The functionality of the finished item also plays a significant role in the selection process. For garments that require movement, such as a fitted blouse or a knit dress, choosing a knit interfacing that stretches with the fabric is essential. This ensures that the interfacing complements the fabric’s properties, allowing for comfort and flexibility. On the other hand, projects that demand rigidity, like a structured handbag or a crisp collar, benefit from a firmer, non-woven or woven interfacing that can hold shape over time.

Understanding the differences between fusible and sew-in interfacing is another critical aspect of making the right choice. Fusible interfacing, with its adhesive backing, offers a quick and easy application method, ideal for many projects. However, it may not be suitable for all fabrics, particularly those sensitive to heat or with textures that could be altered by the adhesive. Sew-in interfacing, while requiring a bit more effort to install, provides a solution for these fabrics, ensuring that the integrity of the material is maintained.

How to Use Interfacing

The application of interfacing is as important as selecting the right type, as it directly affects the quality and longevity of the finished project. For fusible interfacing, the process begins with laying the interfacing adhesive side down on the wrong side of the fabric. Using a pressing cloth to protect the fabric, press with a hot iron without sliding, to activate the adhesive. This method creates a permanent bond that adds structure and support. It’s essential to follow the manufacturer’s instructions regarding temperature and pressing time to avoid damaging the fabric or interfacing.

Sew-in interfacing requires a different approach. It should be basted to the fabric along the edges or within the seam allowances to keep it in place before the final sewing. This method is particularly useful for fabrics that cannot withstand the heat required for fusible interfacing or when a softer, more flexible finish is desired. Sew-in interfacing can also be quilted to the fabric for added texture and dimension, offering creative possibilities for decorative projects.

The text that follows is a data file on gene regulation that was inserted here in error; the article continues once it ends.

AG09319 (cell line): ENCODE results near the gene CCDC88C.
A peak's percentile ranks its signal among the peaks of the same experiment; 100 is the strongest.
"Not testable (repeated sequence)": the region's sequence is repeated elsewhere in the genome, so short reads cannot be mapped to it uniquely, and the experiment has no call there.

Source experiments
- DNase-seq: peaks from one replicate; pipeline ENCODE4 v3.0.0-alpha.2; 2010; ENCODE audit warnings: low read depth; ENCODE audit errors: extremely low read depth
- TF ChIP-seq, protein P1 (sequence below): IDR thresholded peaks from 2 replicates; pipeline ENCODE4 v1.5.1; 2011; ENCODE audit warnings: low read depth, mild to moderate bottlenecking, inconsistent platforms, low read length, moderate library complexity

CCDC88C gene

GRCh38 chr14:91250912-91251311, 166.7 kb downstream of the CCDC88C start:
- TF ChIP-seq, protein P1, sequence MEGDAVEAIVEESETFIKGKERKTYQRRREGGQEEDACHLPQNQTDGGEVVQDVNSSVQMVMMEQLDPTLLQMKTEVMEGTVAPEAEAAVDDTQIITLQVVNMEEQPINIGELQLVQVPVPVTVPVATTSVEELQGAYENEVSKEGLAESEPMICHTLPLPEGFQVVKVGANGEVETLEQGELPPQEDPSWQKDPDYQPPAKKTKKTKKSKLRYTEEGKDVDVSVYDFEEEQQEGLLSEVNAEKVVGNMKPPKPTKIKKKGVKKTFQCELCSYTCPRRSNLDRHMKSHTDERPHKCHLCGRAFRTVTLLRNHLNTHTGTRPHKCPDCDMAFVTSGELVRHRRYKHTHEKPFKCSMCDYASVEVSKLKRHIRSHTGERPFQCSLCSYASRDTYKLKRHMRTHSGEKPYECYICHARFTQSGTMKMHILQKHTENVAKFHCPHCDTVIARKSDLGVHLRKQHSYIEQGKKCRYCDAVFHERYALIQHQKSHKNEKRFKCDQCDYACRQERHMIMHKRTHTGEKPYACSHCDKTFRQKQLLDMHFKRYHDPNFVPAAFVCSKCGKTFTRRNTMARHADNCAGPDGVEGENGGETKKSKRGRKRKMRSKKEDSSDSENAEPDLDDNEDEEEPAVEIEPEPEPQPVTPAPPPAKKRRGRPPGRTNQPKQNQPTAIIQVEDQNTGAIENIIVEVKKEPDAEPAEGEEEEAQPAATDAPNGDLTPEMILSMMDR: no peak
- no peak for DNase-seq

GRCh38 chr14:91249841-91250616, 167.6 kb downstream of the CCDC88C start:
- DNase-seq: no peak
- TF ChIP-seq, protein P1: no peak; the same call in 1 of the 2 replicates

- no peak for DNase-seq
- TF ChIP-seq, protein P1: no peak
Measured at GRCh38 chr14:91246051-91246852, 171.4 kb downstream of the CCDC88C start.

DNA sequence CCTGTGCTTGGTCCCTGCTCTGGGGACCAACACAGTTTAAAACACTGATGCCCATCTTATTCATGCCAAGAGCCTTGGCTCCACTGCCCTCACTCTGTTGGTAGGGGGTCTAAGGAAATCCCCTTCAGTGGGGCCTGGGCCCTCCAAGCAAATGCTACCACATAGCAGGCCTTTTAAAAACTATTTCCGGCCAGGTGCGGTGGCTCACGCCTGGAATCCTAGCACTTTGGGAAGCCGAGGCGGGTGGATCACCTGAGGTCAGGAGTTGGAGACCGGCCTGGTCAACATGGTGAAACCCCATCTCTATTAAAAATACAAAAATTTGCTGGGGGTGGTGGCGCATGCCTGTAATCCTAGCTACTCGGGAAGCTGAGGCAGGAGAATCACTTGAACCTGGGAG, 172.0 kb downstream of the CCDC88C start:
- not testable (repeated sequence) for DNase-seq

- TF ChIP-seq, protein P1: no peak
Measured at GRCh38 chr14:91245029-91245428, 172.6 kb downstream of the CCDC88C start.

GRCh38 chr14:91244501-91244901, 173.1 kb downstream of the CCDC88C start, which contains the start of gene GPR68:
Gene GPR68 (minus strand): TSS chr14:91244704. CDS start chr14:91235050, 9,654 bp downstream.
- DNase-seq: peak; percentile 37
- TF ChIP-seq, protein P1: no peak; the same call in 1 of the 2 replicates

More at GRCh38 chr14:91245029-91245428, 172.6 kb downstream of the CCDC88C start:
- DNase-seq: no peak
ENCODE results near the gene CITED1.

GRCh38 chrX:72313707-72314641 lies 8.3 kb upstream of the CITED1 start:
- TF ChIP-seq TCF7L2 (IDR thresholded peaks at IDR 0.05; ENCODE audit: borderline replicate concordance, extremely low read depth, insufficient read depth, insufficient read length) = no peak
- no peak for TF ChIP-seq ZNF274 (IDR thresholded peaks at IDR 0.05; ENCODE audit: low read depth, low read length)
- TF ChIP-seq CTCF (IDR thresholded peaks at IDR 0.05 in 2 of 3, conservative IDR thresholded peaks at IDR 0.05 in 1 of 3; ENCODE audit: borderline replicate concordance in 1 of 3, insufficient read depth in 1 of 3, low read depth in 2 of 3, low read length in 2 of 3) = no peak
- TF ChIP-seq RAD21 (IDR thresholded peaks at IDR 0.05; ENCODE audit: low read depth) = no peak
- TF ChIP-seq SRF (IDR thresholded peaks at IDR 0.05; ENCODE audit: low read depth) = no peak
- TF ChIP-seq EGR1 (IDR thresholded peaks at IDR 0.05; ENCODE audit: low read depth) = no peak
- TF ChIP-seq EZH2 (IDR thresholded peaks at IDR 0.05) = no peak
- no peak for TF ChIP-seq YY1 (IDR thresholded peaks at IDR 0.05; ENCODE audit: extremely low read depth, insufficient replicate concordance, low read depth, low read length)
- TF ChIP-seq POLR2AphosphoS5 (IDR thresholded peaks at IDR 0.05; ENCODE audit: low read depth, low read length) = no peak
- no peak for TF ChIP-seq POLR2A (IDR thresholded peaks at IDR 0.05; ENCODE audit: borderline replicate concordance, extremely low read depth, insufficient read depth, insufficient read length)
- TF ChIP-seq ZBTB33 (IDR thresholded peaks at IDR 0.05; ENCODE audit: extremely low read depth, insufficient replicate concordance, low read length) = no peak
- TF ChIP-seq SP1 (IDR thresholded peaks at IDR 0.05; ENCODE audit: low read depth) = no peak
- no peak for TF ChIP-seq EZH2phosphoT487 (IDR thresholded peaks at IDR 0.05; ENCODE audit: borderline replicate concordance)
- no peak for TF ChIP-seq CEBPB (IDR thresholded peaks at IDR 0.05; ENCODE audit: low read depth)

Regardless of the type, properly applying interfacing involves careful consideration of the fabric’s characteristics and the project’s requirements. It’s crucial to test the interfacing on a scrap of fabric first, especially when working with fusible types, to ensure compatibility and prevent potential issues. With practice and attention to detail, interfacing can be seamlessly integrated into sewing projects, enhancing their appearance, functionality, and durability.

Advanced Interfacing Techniques

Interfacing in Bag Making

Interfacing is the backbone of any well-structured bag, providing the necessary fabric stabilization to ensure that the bag holds its shape and stands up to daily use. The choice of interfacing can make or break the functionality and aesthetic appeal of a bag, making it an essential consideration in bag making.

  • Structure and Shape: For bags that require a firm structure, such as tote bags or clutches, a heavy-weight, non-woven interfacing or a specialized product like Decovil can be ideal. These materials add stiffness and prevent the fabric from sagging, ensuring that the bag maintains its shape over time.
  • Flexibility and Durability: In contrast, bags that need to be lightweight and flexible, like a grocery tote, might benefit from a lighter interfacing or even a knit interfacing that allows for some stretch. This ensures that the bag can accommodate various items while still providing some level of support.

The interfacing should be chosen based on the bag’s intended use, the weight of the outer fabric, and the desired finish. For example, a crossbody bag that will be used daily requires a durable interfacing that can withstand the stress of movement and weight, whereas a decorative clutch may use a lighter interfacing that focuses on maintaining shape rather than supporting weight.

Applying interfacing in bag making often involves reinforcing not just the main body of the bag but also other components such as straps, flaps, and pockets. This comprehensive approach ensures that every part of the bag functions well and contributes to the overall quality and durability of the finished product.

Creative Uses of Interfacing

Interfacing is not just for traditional sewing projects; its versatility allows for creative applications that can enhance both the functionality and aesthetic of various crafts.

  • Textile Art and Quilting: Interfacing can be used in textile art to provide a stable foundation for embroidery or appliqué, allowing for intricate designs without distorting the fabric. In quilting, lightweight interfacing can stabilize lightweight or stretchy fabrics, making them easier to piece together.